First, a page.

February 7, 2012
Bellevue officials decided Jan. 23 to impose a utility tax on water customers in Greenwood Point and South Cove — Issaquah neighborhoods served by the Bellevue municipal water system.
Bellevue City Council members approved extending a utility occupation tax to the water utility’s revenue, including for customers beyond Bellevue. Starting March 1, customers should start to see a 10.4 percent increase on water bills. The change does not affect customers in Bellevue.
Officials intend to use the additional dollars for fire hydrants, oversized pipes and reservoir storage.
The decision followed a 2008 state Supreme Court ruling related to how cities pay for municipal fire hydrants. The ruling in Lane v. Seattle identified hydrants as a general government service and not a utility.
November 15, 2011
Issaquah customers should start paying more for water soon, after city leaders increased rates to offset conservation-related declines in usage.
In a unanimous decision Nov. 7, City Council members OK’d a 9 percent increase in the municipal water rate. The average residential customer should pay about $3 more per month after the updated water rate goes into effect Dec. 1.
“What we end up paying and the revenues that the city brings in are due to reductions in revenue and usage,” Councilman Joshua Schaer said before the decision. “I find it interestingly perverse that the more we conserve, the more we have to pay.”
The council, although reluctant to increase the rate, said the increase is essential to shore up funding for the municipal water utility. The city provides water to more than 6,500 businesses and homes.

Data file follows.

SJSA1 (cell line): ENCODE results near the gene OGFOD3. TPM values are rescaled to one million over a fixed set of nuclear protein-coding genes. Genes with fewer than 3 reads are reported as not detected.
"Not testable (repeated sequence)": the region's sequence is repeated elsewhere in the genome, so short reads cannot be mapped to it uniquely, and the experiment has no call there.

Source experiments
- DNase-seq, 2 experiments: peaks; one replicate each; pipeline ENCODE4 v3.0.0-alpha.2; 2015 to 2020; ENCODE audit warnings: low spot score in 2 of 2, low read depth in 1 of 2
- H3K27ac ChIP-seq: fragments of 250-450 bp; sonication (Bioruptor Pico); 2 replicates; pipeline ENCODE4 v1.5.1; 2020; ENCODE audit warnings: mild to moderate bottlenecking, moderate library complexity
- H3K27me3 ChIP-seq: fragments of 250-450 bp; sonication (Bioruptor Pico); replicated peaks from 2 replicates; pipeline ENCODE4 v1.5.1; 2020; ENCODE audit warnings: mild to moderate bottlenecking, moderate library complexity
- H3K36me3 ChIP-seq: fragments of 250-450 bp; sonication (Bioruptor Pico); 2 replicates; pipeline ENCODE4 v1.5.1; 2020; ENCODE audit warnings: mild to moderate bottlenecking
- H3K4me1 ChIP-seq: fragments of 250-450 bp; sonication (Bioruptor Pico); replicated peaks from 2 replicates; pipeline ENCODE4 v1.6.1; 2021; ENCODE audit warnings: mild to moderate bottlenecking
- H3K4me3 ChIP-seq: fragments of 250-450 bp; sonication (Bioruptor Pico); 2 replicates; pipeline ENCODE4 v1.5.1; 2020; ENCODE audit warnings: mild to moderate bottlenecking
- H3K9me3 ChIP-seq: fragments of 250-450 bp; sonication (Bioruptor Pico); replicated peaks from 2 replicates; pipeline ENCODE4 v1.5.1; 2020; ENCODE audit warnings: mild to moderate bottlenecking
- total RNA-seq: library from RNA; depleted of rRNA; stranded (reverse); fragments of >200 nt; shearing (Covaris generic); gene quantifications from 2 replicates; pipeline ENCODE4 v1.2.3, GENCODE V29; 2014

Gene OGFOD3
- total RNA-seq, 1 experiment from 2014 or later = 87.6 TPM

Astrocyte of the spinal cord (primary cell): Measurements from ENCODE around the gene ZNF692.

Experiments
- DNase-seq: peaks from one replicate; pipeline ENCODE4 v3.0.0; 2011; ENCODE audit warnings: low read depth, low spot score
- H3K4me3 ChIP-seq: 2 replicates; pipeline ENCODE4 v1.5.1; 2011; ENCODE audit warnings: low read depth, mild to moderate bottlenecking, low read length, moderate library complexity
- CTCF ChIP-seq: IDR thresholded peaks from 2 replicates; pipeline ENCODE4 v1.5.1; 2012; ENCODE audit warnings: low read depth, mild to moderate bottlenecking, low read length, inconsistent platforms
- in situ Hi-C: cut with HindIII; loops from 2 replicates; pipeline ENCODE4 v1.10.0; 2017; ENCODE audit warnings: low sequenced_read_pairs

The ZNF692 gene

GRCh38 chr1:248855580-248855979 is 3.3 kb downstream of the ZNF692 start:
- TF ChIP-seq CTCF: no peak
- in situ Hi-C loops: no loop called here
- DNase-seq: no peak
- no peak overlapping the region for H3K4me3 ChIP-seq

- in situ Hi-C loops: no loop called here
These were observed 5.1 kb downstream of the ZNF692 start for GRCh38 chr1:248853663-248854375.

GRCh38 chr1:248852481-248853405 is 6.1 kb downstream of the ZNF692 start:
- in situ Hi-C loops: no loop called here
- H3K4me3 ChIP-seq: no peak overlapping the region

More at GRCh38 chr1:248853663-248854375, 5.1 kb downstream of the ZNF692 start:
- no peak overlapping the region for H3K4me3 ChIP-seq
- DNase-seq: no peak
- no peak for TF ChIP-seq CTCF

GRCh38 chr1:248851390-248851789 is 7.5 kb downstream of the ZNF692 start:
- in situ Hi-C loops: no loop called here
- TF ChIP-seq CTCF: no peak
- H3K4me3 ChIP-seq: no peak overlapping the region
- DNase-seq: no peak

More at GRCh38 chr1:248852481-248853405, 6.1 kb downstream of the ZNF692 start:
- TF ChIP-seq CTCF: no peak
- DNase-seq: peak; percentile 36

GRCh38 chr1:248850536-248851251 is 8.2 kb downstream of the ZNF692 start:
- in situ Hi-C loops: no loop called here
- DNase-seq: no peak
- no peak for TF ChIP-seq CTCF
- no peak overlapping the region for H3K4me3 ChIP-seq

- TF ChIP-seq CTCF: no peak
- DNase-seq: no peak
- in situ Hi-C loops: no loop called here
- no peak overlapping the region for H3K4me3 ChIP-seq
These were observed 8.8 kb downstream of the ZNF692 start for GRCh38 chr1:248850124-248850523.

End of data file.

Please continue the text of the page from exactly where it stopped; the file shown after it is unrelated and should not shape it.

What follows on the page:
“This will keep our water fund — maybe not as healthy as it could be — but certainly from dipping below zero,” Schaer said.
Officials initially proposed a 10 percent rate increase to replace aging pump stations and water mains, address increased operating costs related to increased charges from Cascade Water Alliance and provide debt service coverage required in bond agreements. Council Utilities, Technology & Environment Committee members reduced the proposed increase to 9 percent.
March 9, 2010
Weeks after Issaquah officials tweaked municipal water rates, the City Council adjusted certain rates again last week to correct a minor mistake. Read more
December 29, 2009
City Council members cut the municipal water rate and added a utility tax last week — a move meant to be cost-neutral to customers. Read more
December 27, 2009
NEW — 6 a.m. Dec. 27, 2009
City Council members cut the municipal water rate and added a utility tax Monday night — a move meant to be cost-neutral to customers.
The decision followed a 2008 state Supreme Court ruling related to how cities pay for municipal fire hydrants. The court ruling — Lane v. Seattle — said hydrants are a general government service, and cannot be paid for as a utility.
The city collects $129,000 through water rates to pay for municipal fire hydrants. Since the court ruled, municipal officials across the state have searched for ways to remove fire-protection costs from utility rates.
December 15, 2009
A state Supreme Court ruling will change the way Issaquah and other Washington cities pay for fire hydrants. Read more